This conclusion holds in the assumption that the "peaking" scenario is not too optimistic in the amount of fossil fuels that can be produced and burned in the future. But these scenarios are normally termed "pessimistic" in mainstream studies, so that little would change as long as we work with nearly symmetric, bell shaped curves. At best, we can assume that peaking could take place a few years earlier than in Laherrere's estimate; but that still leaves us facing the very real possibility of a climate catastrophe.

Could we, instead, consider a different shape for the production curve? The symmetric "bell shaped" or ("Hubbert") curve is the result of the assumption that extraction is performed in a fully  functioning economy. But, once the economic system starts unraveling, a series of destructive feedbacks accelerates the decline. This is the "Seneca collapse" that generates an asymmetric production curve (the "Seneca cliff").

A Seneca shaped production curve would considerably reduce the amount of fossil carbon that can be burned in the future. Tentatively, if the collapse were to start within the next 10 years and it were to cut off more than half of the potential coal production, then, we could remain within the estimates of the 2 deg. C limit, hoping that it could be enough. Hubbert can't save the ecosystem, but Seneca could (maybe).

But, even if that came to pass, a Seneca collapse is a major disaster in itself for humankind, so there is little to rejoice at the thought that it could save us from runaway climate change. In practice, the only hope to avoid disaster lies in taking a more active role in substituting fossils with renewables. In this way, we can force the production of fossil fuels to go down faster than it would do as an effect of gradual depletion, but without losing the energy supply we need. It is possible - it is a big effort, but we could do it if we were willing to try (see this paper by Sgouridis, Bardi and Csala for a quantitative estimate of the effort needed)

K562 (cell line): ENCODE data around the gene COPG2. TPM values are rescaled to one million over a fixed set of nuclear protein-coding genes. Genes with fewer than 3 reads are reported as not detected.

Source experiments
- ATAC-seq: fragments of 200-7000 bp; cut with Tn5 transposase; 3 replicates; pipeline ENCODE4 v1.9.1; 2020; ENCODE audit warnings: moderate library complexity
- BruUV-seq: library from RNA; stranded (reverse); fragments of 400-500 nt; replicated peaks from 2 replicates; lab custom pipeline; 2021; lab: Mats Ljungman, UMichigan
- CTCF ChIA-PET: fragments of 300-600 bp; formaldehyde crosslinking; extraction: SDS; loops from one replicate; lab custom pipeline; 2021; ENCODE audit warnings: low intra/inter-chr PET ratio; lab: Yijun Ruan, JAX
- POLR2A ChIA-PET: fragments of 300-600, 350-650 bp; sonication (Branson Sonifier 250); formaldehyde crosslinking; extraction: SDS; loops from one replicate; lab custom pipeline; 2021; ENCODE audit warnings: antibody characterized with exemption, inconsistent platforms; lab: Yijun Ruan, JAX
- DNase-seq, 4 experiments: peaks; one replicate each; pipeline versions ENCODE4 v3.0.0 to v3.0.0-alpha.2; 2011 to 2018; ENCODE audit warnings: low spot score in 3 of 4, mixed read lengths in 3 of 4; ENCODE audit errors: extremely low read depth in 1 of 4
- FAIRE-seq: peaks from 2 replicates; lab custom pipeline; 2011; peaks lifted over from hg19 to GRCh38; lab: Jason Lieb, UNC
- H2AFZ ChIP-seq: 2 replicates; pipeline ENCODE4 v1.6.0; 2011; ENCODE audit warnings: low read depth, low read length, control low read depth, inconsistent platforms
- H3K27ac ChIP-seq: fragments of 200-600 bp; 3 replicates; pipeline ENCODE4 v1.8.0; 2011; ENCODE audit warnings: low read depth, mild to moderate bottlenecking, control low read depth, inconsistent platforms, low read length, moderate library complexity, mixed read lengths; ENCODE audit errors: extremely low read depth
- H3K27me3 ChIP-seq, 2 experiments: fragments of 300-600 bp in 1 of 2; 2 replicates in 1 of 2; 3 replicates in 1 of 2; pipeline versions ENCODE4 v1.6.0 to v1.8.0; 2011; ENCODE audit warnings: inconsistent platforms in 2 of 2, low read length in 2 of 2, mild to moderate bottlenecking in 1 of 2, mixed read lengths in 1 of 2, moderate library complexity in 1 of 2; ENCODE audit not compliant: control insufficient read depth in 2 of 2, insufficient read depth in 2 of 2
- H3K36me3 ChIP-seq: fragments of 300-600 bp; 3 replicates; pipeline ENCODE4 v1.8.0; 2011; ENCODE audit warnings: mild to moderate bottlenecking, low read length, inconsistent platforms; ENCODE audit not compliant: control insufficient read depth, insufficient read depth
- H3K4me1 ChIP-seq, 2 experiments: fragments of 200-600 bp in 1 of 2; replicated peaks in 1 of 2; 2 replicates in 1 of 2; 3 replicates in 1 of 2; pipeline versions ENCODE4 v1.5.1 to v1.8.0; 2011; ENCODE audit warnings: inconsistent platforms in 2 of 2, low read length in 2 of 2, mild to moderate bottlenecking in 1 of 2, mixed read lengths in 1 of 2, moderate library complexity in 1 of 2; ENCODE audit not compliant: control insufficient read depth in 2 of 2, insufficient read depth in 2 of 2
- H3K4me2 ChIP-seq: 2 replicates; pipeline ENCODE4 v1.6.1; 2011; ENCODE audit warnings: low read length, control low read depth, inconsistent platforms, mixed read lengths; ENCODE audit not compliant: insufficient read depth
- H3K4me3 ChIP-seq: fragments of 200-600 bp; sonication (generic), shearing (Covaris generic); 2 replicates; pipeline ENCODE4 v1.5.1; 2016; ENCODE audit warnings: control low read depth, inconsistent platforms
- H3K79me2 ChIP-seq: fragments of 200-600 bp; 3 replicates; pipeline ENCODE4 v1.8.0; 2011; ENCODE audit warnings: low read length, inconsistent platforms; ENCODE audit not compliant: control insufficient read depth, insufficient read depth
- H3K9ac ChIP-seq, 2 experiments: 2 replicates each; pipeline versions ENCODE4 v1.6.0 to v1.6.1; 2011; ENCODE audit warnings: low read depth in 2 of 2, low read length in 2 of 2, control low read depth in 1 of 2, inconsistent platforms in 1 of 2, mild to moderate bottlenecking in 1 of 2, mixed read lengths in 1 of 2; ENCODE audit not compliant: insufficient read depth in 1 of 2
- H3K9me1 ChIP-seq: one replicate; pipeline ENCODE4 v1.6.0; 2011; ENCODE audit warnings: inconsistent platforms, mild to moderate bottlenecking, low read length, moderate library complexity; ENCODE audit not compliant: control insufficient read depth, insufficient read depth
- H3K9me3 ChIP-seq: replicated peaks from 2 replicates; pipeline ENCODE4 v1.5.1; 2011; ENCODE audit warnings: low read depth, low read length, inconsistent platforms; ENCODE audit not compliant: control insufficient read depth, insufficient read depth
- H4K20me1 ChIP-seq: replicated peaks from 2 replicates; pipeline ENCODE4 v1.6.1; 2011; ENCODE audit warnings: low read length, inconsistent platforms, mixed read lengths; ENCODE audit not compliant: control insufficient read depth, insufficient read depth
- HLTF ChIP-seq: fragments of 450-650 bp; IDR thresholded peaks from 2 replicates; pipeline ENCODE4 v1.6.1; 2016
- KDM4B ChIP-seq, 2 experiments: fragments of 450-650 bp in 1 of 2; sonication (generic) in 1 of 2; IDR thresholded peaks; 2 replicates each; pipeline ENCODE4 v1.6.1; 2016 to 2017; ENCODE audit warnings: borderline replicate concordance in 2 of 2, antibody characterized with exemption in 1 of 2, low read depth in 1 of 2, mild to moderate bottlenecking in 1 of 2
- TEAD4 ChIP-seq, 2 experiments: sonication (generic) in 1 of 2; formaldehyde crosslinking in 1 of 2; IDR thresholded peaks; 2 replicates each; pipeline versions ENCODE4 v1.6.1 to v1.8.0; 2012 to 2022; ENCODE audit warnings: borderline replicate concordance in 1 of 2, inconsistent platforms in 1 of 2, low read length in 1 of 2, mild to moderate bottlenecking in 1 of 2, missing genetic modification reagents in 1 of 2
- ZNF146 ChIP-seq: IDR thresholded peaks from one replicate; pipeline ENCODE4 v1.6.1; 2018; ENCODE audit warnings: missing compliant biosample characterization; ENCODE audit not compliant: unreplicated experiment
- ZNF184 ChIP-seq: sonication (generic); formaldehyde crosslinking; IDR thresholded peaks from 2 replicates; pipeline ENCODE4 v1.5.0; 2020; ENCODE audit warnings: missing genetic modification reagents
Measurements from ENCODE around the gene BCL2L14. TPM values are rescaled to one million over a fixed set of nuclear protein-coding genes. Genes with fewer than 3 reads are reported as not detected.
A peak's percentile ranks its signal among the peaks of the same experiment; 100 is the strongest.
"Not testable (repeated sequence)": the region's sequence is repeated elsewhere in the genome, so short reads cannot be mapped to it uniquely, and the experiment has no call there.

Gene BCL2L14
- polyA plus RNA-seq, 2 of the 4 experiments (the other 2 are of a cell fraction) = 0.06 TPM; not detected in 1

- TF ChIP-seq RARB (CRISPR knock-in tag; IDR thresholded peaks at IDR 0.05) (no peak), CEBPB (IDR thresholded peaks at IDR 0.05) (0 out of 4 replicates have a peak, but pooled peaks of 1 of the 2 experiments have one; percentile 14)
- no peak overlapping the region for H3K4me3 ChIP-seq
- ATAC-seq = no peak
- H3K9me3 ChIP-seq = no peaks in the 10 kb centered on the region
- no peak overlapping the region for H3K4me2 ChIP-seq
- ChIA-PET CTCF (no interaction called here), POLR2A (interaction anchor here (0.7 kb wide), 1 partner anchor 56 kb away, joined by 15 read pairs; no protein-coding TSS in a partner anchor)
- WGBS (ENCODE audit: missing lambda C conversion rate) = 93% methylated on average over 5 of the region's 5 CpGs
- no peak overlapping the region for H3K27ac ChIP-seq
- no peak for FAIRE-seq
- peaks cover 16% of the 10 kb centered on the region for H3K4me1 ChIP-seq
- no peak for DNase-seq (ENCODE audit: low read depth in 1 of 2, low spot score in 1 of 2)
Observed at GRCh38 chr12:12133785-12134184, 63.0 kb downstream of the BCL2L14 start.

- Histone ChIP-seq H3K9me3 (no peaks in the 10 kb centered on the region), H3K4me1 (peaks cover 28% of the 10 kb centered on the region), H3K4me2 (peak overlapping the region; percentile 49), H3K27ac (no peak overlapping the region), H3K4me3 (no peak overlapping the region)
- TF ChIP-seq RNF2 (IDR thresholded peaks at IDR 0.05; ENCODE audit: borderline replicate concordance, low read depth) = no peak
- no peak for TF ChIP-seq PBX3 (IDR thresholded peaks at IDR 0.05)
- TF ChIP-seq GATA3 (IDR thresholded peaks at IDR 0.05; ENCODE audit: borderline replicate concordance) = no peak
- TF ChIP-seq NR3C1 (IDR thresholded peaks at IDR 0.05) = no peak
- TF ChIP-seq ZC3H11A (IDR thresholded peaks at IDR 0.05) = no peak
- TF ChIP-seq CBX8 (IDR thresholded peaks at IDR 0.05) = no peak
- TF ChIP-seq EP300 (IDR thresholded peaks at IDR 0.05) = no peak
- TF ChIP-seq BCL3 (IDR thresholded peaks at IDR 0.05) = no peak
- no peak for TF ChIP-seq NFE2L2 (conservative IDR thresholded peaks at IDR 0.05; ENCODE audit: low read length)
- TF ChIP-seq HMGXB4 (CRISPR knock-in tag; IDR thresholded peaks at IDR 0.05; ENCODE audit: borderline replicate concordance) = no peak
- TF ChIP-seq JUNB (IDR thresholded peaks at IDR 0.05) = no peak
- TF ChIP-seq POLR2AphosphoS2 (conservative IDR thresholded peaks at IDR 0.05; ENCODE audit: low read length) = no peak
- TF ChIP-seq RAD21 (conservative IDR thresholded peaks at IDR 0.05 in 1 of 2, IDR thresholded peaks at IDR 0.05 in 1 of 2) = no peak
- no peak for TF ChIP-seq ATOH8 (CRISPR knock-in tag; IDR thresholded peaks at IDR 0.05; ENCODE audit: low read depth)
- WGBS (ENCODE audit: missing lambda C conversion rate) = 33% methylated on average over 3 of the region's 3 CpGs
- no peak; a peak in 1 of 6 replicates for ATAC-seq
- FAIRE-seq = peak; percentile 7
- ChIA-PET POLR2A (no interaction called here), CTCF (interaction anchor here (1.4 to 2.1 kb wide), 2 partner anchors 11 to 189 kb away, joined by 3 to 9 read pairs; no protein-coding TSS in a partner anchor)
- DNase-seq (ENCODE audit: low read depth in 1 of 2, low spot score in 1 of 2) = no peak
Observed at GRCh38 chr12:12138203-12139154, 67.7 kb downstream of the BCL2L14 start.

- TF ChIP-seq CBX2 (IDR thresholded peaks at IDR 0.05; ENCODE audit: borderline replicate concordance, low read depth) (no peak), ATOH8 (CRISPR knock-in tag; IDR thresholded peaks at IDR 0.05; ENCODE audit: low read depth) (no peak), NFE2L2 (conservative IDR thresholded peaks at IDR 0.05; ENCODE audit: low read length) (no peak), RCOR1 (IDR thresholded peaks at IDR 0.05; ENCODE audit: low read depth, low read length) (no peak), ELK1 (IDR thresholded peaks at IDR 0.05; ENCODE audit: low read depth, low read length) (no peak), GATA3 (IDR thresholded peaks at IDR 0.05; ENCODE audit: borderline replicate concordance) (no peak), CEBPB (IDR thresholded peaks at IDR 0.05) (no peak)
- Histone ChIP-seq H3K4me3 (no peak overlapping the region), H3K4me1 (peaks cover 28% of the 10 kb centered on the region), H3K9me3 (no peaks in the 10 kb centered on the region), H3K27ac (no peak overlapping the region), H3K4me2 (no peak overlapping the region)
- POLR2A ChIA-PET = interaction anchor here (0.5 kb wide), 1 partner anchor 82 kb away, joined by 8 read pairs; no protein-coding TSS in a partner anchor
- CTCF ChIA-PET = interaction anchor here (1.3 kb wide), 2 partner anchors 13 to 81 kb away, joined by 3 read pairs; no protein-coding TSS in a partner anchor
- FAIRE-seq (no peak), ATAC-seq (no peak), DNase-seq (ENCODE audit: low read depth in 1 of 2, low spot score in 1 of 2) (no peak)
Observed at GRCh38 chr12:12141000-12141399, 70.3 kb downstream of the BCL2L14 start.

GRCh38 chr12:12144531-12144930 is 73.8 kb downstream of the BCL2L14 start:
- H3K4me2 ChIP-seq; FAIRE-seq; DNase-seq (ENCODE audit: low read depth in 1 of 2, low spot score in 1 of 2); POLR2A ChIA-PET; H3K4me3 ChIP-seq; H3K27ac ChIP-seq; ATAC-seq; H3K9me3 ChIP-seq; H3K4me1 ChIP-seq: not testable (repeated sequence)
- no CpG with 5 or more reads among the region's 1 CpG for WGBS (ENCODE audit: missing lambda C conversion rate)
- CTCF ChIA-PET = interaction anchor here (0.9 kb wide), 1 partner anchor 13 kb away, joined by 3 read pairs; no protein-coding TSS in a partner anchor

Unit conversion

One Boe of crude oil = 0.43 t CO2 (

One Boe of coal = 0.53 t CO2 (calculation from and from 

One Boe of natural gas: 0.31 t CO2 (calculation from and from 


  1. Well, it may save us from burning fossil fuels, but it may switch to burn biomass in much bigger quantities, even at a damn fast pace than many will expect. Maybe we will go by a much worse direction: burning the plants that remove the CO2 from atmosphere...

    Just a thought.


  2. Peak oil, climatic disruption, 6th biomass extinction, inequality..., yes, an economic Seneca cliff is better than a human extinction; I also defend that could be better a quick and profound economic collapse, now. But an economic collapse could give to geopolitical wars (nuclear?) and the consequences could be even worst that climatic chaos (but, after the tippings points, biophysical chaos is not under human control and human wars yes).
    Our problem is how communicate this findings. It seams sci-fi!

    1. Oh, well, a nuclear war is a good illustration of a Seneca collapse (of the worst kind)

  3. I've been following the use of plant-based charcoal in soil as a method of soil improvement (less use of water, less use of fertilizers, less run-off of chemicals into surface and ground water supplies, increased yields, etc.). It has one additional good aspect: the charcoal is not decomposed by microbes, remaining in the soil for 500 to 1000 years. I remain mildly hopeful that the "International Biochar Initiative" might help with several aspects of the ongoing crisis. BTW, the concept is inspired in Euro-American literature but the "terra preta" of the Brazilian rainforest (man-made, before European contact). I think, however, the practice has a continuous cultural tradition in Japan.

  4. Seneca cliff could save us. That's good news, even if it's a major disaster for humankind. After all, isn't our modern world a kind of Titanic, with not enough lifeboats for everyone?

    The problem with renewables is that it takes oil to manufacture them, for mining and transport. Plus, there is the energy trap:

    What do you think of John Michael Greer's "collapse now and avoid the rush" strategy?

    I personally stick to Chris Nelder's timeline (it gets me acting):

    2014-2015: two good years left of business as usual
    2016-2017-2018-2019: three or four years before things really get difficult
    2019-2020: things really get difficult

    Or: il collasso del sistema economico globale comincerĂ  ad essere evidente fra 5 – 15 anni da ora,